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Britain's government stepped up warnings on Wednesday that a "no-deal" Brexit would hammer the economy, but acknowledged that Prime Minister Theresa May's plan, opposed by many of her own side, would also leave the economy worse off than staying in the EU.
In a scenario resembling the agreement May has struck with other European Union leaders, national output would be 2.1 percent smaller in just over 15 years' time than if Britain remained in the bloc, the government said. But if there was no deal, it would be 7.7 percent smaller.
The report was seized on by opponents of Brexit, who said it undermined promises that leaving the EU would make Britain, and Britons, more prosperous.
"It took until this morning for the chancellor (finance minister) to finally admit it: We would be better off staying in the EU," said opposition Labour lawmaker Alison McGovern.
"He confessed that the government's deal would bring 'impediments' to trade. That means a threat to jobs."
The forecasts assumed for the purposes of comparison that there would be no changes to migration rules, but that some non-tariff trade barriers would be introduced.
However, perceptions that immigration was too high under the EU's freedom of movement policy were a key reason why many Britons voted in 2016 to leave the EU.
Assuming there was zero net migration from the EU in the future, the hit to the economy would be bigger: 3.9 percent under May's deal, and 9.3 percent without a deal.
Four months before Britain is due to leave the EU, May is struggling to overcome deep resistance within her own Conservative Party and among other parties to the agreement she sealed with EU leaders on Sunday.
Finance minister Philip Hammond acknowledged that no Brexit option would be as good for the economy as staying in the EU, but said that May's plan "delivers an outcome that is very close to the economic benefits of remaining in".
Wednesday's report said Britain's automotive and chemicals sectors faced the biggest potential losses from a no-deal Brexit - more than 20 percent of output.
The message from the government was likely to be echoed by the Bank of England, which was due to announce its own shorter-term forecasts for the economy at 4:30 p.m.
Both Hammond and BoE Governor Mark Carney have stressed the importance of a transition period, as included in May's plan, to ease Britain out of its four-decade membership of the EU.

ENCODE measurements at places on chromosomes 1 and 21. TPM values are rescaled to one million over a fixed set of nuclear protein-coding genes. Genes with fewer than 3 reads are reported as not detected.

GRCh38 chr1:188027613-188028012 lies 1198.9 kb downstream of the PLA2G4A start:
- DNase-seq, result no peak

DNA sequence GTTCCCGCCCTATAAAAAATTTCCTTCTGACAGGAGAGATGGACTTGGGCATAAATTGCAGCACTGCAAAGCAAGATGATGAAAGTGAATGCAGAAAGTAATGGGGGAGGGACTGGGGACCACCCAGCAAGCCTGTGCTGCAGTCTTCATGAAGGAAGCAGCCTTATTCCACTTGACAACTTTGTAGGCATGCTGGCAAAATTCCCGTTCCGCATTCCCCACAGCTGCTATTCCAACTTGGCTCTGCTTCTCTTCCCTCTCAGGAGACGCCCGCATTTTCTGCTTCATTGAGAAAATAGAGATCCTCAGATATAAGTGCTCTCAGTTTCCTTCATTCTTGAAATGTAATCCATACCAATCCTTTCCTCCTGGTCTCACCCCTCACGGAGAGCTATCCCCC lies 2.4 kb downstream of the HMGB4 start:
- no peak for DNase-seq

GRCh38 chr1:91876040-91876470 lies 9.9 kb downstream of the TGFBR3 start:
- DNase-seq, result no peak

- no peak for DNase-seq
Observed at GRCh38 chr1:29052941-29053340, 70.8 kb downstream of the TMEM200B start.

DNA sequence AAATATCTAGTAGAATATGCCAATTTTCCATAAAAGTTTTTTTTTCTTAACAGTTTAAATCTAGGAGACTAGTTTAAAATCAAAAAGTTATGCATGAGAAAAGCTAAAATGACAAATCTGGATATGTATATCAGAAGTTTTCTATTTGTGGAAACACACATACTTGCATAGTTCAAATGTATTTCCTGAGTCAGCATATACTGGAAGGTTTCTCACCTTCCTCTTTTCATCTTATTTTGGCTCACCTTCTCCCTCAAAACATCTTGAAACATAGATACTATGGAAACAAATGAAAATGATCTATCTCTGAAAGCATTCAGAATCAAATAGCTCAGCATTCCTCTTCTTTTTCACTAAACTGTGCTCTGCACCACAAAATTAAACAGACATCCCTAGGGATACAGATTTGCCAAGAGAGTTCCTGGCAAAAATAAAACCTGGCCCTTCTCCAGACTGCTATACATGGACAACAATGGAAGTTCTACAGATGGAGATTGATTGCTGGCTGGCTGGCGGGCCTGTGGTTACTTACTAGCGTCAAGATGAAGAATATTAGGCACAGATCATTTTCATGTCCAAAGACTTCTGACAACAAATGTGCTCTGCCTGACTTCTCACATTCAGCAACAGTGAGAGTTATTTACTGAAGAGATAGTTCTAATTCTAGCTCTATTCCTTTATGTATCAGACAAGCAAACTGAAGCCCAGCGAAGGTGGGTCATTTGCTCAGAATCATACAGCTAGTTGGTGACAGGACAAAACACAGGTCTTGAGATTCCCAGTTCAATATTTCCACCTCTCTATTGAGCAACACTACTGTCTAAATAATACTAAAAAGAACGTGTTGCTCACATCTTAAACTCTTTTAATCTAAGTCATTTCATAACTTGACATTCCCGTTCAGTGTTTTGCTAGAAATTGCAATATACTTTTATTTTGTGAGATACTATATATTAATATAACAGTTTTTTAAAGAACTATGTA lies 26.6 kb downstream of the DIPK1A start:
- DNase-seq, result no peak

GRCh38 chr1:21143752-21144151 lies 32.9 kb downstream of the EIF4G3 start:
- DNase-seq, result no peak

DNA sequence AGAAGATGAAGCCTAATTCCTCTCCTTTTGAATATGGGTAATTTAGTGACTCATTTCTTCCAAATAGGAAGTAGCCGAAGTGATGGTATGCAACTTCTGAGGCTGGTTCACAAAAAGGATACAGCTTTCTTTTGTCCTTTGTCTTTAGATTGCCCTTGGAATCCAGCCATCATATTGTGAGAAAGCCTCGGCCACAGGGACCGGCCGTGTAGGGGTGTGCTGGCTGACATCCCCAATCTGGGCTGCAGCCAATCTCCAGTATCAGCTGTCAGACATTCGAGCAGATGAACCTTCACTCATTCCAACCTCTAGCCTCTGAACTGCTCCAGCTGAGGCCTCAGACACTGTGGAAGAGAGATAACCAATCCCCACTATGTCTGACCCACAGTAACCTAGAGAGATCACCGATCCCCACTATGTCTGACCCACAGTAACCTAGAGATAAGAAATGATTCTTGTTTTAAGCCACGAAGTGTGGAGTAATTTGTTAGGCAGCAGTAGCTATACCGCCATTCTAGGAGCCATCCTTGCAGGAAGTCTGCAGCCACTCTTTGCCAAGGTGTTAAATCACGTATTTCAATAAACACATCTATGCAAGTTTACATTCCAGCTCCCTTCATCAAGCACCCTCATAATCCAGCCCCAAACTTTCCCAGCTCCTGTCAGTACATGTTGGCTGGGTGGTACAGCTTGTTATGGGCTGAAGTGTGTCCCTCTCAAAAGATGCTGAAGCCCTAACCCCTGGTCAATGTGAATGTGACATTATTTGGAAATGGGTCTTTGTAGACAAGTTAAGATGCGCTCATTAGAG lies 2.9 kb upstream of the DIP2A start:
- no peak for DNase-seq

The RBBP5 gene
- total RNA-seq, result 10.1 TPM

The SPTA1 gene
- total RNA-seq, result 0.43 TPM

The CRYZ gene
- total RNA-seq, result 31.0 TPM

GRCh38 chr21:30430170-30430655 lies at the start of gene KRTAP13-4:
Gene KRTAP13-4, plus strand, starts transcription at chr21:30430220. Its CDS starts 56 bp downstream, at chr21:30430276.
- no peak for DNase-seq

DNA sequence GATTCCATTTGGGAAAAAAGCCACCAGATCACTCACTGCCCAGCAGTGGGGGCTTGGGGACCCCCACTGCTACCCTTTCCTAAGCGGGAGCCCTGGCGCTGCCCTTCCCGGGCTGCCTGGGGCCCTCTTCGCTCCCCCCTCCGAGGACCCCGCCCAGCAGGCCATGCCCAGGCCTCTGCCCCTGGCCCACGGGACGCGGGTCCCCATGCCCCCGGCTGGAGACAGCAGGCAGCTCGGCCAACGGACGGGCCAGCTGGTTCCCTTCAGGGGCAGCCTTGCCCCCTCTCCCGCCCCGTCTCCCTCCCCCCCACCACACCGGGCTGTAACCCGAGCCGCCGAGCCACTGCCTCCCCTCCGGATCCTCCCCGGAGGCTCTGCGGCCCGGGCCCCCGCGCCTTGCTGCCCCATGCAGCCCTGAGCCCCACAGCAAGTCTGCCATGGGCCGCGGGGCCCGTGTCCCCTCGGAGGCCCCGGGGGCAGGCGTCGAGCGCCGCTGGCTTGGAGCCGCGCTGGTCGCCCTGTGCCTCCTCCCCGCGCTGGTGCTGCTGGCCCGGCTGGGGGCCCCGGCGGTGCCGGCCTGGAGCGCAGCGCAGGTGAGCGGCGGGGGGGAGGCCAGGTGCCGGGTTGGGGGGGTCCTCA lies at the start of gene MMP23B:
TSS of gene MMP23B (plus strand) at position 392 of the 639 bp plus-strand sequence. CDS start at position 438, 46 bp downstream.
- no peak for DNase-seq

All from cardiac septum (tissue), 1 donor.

Carney said last week that the impact of leaving the bloc without a transition could be akin to the 1970s oil crisis for the world's fifth-biggest economy.
But there remains a real prospect of a disruptive Brexit, given the scale of opposition to May's plan in parliament, where it faces a vote on Dec. 11.
The government's forecasts also revived protests from supporters of a more definitive break from the EU, who had accused those who campaigned in 2016 to stay in the EU of ignoring the benefits and exaggerating the risks.
"Politically, it looks like a rehash of 'Project Fear'," Dominic Raab, who resigned as May's Brexit minister earlier this month, told the Daily Telegraph, which reported the government report's forecasts overnight.
"People expect to be inspired, not scared witless into deferring to the government."
But Hammond told BBC television: "I am not trying to scare anybody and I reject the term 'scaremongering'."
Brexit supporters say May's deal will in fact hurt Britain's economy over the long term by making it harder to strike trade deals with faster-growing countries and regions beyond Europe, and it is not clear that lawmakers will be swayed by the latest forecasts.
The BoE was due later to publish its assessment of the implications of different Brexit scenarios for interest rates and its oversight of the banking sector.
Carney has warned investors not to count on a cut to borrowing costs in the event of an economic shock, saying it could push up inflation sharply and damage growth.
Alongside its Brexit analysis, the BoE will publish its regular Financial Stability Report and the results of its 2018 stress tests of banks in Britain.